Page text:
Specialists debate a possible catastrophic eruption of the Yellowstone Supervolcano. Some say it is likely to happen, while others say there is a 1 to 730000 chance that it will. In the meantime, a NASA employee thinks he found a possible way to prevent it.
A specialist believes that Yellowstone will erupt soon
The latest activity of Yellowstone Supervolcano led experts like Professor Emeritus Scott Burns from Portland State University Geology to think that it poses a threat of a super-eruption. In the past month, there has been an earthquake swarm going on in Yellowstone magmatic viscera. An earthquake swarm is a sequence of seismic events occurring in a local area within a relatively short period.
In the last 28 days, Yellowstone Volcano provoked 174 earthquakes. The most considerable magnitude was 2.4 tremors on February 10. Not a significant quake, but the “if you get swarms under a working volcano, the working hypothesis is that magma is moving up underneath there,” says Scott Burns.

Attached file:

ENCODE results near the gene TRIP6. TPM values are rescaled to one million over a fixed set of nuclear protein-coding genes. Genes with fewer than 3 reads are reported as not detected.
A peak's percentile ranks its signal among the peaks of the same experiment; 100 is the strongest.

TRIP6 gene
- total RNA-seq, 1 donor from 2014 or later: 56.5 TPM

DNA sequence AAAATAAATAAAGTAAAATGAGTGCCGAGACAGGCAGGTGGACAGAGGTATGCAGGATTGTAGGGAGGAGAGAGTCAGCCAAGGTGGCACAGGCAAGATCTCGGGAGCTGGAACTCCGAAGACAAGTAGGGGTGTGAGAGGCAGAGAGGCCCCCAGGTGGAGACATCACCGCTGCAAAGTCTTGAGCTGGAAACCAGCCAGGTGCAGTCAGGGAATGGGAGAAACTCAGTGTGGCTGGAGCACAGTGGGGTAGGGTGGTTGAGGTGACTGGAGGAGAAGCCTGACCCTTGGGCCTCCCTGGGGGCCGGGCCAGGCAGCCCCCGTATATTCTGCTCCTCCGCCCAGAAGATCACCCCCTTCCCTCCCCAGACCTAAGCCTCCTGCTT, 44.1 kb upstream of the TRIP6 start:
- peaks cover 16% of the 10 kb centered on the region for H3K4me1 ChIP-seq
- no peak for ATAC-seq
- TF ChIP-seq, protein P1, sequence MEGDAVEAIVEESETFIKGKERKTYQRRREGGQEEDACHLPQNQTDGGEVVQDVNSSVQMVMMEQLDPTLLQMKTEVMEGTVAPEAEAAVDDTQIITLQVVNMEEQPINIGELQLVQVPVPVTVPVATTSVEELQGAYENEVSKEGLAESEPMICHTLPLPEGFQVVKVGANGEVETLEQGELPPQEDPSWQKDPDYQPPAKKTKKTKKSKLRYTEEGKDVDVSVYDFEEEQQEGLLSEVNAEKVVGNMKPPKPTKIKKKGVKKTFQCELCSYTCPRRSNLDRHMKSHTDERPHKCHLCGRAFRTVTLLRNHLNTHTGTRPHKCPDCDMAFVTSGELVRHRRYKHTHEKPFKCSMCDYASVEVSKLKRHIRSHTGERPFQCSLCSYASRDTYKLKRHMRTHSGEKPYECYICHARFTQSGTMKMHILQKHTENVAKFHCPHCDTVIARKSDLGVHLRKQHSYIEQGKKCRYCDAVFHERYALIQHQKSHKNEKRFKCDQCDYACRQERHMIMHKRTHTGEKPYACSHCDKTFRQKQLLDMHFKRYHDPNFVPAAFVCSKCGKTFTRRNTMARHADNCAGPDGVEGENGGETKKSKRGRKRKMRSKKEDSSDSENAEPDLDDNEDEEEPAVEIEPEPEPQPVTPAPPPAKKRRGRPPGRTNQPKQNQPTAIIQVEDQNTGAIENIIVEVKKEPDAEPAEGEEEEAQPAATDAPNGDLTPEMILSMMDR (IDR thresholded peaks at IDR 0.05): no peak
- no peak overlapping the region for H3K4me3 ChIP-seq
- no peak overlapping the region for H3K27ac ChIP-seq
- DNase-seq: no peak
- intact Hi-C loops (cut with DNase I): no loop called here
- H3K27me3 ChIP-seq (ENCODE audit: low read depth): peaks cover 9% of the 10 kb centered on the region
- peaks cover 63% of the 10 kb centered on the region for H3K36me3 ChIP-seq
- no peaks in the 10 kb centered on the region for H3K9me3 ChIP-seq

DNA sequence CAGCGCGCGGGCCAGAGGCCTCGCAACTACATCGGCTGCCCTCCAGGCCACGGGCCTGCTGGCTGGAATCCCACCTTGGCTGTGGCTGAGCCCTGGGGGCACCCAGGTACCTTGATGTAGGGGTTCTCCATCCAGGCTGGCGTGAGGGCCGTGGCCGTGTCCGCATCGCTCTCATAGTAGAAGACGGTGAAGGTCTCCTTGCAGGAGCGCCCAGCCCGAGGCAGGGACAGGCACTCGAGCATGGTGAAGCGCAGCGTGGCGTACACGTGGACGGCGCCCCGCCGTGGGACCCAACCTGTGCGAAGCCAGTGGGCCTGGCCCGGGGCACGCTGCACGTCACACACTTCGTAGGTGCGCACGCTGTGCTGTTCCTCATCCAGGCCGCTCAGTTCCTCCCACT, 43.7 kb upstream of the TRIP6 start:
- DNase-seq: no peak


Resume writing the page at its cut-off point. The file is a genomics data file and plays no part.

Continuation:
Other experts disagree, like Jamie Farrell, at the University of Utah in Salt Lake City. “Earthquake swarms are fairly common in Yellowstone. There is no indication that this swarm is related to magma moving through the shallow crust,” he says.
In the meantime, back at NASA, someone has come up with a solution: cold water. If cold water would be fed into the magma chambers of the volcano, 10 kilometers deep, it might lower the temperature of it. This might make the caldera less eager to burst into ashes and cover half of the US with it. This is the catastrophically scenario of the caldera eruption.
History of Yellowstone Caldera
The Yellowstone Caldera is a volcanic caldera and a super-volcano in Yellowstone National Park in the Western United States. The caldera and a broad surface or the park are located in the northwest corner of Wyoming. The significant features of the caldera measure about 34 by 45 miles.
There were three super-eruptions over the past 2.1 million years. The Huckleberry Ridge eruption took place 2.1 million years ago, the Mesa Falls eruption 1.3 million years, and the Lava Creek eruption approximately 630,000 years ago. The last one created the Yellowstone Caldera and the Lava Creek Tuff.
In 1985, more than 3,000 earthquakes were measured at Yellowstone Caldera over several months. The Matsushiro swarm, in Japan, lasted from 1965 to 1967 and generated about 1 million earthquakes. So, these could be reasons to believe the sunnier scenario. Now, we could be thousands of seconds, or thousands of years away from the fourth eruption. Magma can’t be predicted.